Resistors (all 1/4 watt 5%) Rl, 8 100k R2,3,4,5 47k R6,7 4k7 Potentiometers RV1,4 100k log RV2,3 100k Lin Capacitors Cl,5 10uF 25V radial electrolytic C2,3 1uF 63V radial electrolytic C4 22uF 16V radial electrolytic Semiconductors IC1 LF353 Miscellaneous SK1,2,3,4 Circuit board 8 pin DIL IC holder Four control knobs Wire, solder, etc. Standard jack sockets
A voltage controlled panning circuit can be useful on occasions, and circuits of this type can be reasonably simple. Figure 55 shows the circuit diagram for a voltage controlled panning circuit based on the two transconductance amplifiers in an LM1360ON or LM1370ON package.
The two transconductance amplifiers are used as straightforward voltage controlled amplifiers of the type featured in Chapter 2, with one VCA connected into each channel. The only slight complication is that the two VCAs require antiphase control voltages. In other words, as the control voltage to one VCA increases the control voltage fed to the other must decrease. This gives the required increase in gain on one channel and complementary decrease in gain on the other stereo channel so that the signal moves from one side of the sound stage to the other.
One VCA is driven direct from the control voltage input, the other is driven via 1C2 which is wired as an inverting amplifier with a voltage gain of unity. lie non-inverting input is biased to half the supply voltage, and the output voltage is therefore an exact complement of the input voltage (e.g. if the input voltage is 2 volts positive of the negative supply, the output voltage will be 2 volts negative of the positive supply rail). This gives the desired effect with the two VCAS, being controlled in almost perfect antiphase fashion.
The circuit can operate as a manual panning control if the track of a 10k linear potentiometer is wired across the supply rails, and the wiper is used to drive the control input of the circuit. This does not really utilise the circuit's capabilities to the full though, and it can be used more effectively with the control voltage provided by an LFO or the output of. an envelope generator. The effect obtained by driving the unit from an envelope generator can be extremely good, with the signal moving from one side of the sound stage to the other as the volume rises, and then back again as it decays. This type of effect is often used with noise based sounds, but it can also work quite well with - other types of sound.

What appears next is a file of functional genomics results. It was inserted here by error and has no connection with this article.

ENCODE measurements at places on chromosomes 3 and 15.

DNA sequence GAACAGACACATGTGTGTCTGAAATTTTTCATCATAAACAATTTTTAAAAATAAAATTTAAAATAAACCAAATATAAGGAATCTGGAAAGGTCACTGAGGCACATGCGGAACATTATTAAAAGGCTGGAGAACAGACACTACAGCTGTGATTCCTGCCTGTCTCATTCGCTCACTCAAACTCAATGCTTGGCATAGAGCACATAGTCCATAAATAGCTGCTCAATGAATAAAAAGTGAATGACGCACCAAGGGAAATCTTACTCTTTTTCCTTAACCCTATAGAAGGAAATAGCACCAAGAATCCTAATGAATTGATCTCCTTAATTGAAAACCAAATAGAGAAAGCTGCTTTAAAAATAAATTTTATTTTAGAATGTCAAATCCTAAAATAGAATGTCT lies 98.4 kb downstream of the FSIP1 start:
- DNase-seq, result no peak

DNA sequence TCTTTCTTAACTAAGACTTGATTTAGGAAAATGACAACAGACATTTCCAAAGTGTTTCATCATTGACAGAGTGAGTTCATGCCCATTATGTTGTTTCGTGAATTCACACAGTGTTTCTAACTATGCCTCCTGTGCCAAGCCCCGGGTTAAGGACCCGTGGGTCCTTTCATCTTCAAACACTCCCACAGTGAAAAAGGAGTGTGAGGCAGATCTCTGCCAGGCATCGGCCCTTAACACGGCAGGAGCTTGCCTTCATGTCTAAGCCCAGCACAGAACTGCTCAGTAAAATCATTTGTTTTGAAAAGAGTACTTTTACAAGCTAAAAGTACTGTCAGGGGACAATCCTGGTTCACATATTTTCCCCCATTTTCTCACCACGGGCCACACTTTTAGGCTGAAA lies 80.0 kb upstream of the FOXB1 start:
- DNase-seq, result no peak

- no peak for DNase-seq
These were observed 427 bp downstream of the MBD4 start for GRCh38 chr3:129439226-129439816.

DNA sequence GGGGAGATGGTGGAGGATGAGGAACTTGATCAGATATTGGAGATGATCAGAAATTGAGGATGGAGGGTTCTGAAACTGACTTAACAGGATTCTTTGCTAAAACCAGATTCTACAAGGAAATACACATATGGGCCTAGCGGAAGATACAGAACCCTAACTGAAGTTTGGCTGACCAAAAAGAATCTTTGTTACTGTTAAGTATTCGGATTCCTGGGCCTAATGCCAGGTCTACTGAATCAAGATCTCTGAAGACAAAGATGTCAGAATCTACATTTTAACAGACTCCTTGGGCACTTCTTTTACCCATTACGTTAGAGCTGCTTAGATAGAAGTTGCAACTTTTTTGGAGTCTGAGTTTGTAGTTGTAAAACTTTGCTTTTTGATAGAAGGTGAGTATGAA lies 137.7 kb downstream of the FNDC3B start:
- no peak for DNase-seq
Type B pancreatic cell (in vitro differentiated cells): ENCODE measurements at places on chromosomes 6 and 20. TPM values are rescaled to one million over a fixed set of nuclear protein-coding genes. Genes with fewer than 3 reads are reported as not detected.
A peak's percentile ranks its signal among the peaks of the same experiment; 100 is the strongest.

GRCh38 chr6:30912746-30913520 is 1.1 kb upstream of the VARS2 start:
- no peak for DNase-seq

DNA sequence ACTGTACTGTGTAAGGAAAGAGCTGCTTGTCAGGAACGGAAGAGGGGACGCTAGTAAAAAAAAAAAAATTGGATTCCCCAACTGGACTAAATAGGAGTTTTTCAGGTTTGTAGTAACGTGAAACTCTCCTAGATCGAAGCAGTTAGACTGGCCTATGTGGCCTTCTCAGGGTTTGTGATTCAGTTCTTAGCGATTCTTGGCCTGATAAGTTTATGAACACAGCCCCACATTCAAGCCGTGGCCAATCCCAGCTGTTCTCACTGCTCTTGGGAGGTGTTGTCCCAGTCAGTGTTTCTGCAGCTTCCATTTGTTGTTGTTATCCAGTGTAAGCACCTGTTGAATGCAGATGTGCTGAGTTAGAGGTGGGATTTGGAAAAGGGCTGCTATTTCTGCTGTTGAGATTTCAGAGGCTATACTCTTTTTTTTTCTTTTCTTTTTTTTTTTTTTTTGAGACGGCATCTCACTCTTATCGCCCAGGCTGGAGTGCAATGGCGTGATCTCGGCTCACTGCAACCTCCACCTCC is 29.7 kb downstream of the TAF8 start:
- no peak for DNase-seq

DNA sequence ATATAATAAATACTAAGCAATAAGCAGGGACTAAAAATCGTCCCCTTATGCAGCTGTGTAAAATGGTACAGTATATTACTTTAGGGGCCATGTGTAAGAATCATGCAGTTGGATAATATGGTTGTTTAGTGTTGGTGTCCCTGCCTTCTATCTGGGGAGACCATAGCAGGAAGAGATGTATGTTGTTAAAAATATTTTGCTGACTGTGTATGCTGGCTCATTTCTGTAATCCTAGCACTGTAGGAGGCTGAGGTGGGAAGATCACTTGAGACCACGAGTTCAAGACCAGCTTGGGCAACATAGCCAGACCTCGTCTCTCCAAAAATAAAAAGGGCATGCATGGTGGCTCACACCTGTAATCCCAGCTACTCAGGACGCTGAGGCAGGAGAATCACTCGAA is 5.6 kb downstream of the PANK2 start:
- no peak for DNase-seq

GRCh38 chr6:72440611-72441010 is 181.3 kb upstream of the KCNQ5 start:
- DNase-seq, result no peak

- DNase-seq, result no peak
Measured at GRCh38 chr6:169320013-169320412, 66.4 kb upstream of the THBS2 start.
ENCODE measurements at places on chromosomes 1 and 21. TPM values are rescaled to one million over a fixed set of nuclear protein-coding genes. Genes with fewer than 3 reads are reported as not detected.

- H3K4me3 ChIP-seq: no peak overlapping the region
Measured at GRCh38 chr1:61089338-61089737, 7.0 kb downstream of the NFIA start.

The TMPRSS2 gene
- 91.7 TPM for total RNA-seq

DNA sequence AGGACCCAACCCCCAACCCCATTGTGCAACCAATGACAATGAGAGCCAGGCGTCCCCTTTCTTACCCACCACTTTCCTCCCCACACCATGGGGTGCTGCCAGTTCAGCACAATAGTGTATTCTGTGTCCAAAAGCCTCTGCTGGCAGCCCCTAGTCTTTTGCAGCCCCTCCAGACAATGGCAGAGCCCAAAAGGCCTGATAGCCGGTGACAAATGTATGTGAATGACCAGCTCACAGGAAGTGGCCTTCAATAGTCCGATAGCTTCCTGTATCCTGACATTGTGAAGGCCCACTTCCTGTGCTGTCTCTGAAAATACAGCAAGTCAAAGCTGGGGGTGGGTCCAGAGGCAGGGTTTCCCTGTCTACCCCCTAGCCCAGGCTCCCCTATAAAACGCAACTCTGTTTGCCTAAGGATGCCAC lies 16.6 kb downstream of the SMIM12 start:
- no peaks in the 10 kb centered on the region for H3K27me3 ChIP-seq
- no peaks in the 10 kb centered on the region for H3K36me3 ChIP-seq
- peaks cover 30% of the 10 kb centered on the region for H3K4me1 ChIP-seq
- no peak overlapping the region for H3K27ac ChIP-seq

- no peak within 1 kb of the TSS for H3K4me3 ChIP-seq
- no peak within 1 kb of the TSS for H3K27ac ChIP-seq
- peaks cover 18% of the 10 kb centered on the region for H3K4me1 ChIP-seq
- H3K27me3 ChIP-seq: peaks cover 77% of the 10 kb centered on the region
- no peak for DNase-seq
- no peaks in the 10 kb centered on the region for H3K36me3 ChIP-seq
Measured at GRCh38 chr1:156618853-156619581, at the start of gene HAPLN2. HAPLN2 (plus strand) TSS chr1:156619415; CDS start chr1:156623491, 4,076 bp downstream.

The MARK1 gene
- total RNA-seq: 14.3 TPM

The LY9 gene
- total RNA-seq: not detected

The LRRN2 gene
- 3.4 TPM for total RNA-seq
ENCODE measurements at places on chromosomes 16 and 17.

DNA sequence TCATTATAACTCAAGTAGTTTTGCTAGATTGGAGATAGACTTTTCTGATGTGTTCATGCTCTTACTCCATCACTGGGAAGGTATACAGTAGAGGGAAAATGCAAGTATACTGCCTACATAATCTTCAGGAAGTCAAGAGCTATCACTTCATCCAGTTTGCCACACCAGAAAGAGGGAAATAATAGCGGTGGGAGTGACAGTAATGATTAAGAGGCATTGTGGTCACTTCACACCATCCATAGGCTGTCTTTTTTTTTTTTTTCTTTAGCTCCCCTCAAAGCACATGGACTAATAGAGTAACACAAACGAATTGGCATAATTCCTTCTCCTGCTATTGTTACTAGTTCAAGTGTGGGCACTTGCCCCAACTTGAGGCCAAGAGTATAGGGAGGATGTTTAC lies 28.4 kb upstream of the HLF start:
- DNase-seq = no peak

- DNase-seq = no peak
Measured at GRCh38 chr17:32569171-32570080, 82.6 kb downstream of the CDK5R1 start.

The circuit does not have to be used with the same signal fed to both signal inputs, and they can be fed from separate signal sources. When used in this way the unit is probably most effective with the two outputs mixed together in some way. The action of the unit is then to feed one signal through to the output when the control voltage is low, but as it is increased the second signal is gradually introduced, and a further increase causes the first signal to be faded out. This can give some interesting results when used in conjunction with suitably complementary signal sources.
Voltage Controlled Panning Components (Fig. 55)
Resistors (all 1/4 watt 5%) Rl,2 3k9 R3,4,10,11 39OR R5,8,12 18k R6,13,17, 18 10k R7,14 22k R15 15k R9,20 4k7 R16,19 100k Capacitors C1 10OuF 16V radial electrolytic C2,4 2u2 63V radial electrolytic C3,5 10UF 25V radial electrolytic Semiconductors ici LM1360ON or LM1370ON IC2 CA3140E Miscellaneous SK1,2,3,4 Standard jack sockets Printed circuit board 16 pin CIL IC holder, 8 pin DIL IC holder Wire, solder, etc.
The inverter, stereo simulator, and mixer circuits can easily be constructed on stripboard, including whatever number of channels you require in the case of the mixer circuit, and the required number of phase shifters in the case of the stereo simulator. A suitable printed circuit design for the voltage controlled panning circuit is provided in Figures 56 and 57.
None of the circuits present any real constructional difficulties, but bear in mind that the CA3140E used in the Voltage Controlled Panning project is a MOS device which requires the normal antistatic handling precautions. The most popular constructional approach with mixers is to use a large sloping front case with slider potentiometers as the faders (and the panning controls in the case of the present mixer design). This is a slightly awkward approach from the constructional point of view since the slits for the slider potentiometers can be rather difficult to cut neatly. However, they can be made with the aid of miniature files, and neat results can be obtained if due care is exercised. Alternatively, ordinary rotary potentiometers can be used, and this is the type I prefer anyway, as precise adjustments seem to be slightly easier to make with this type.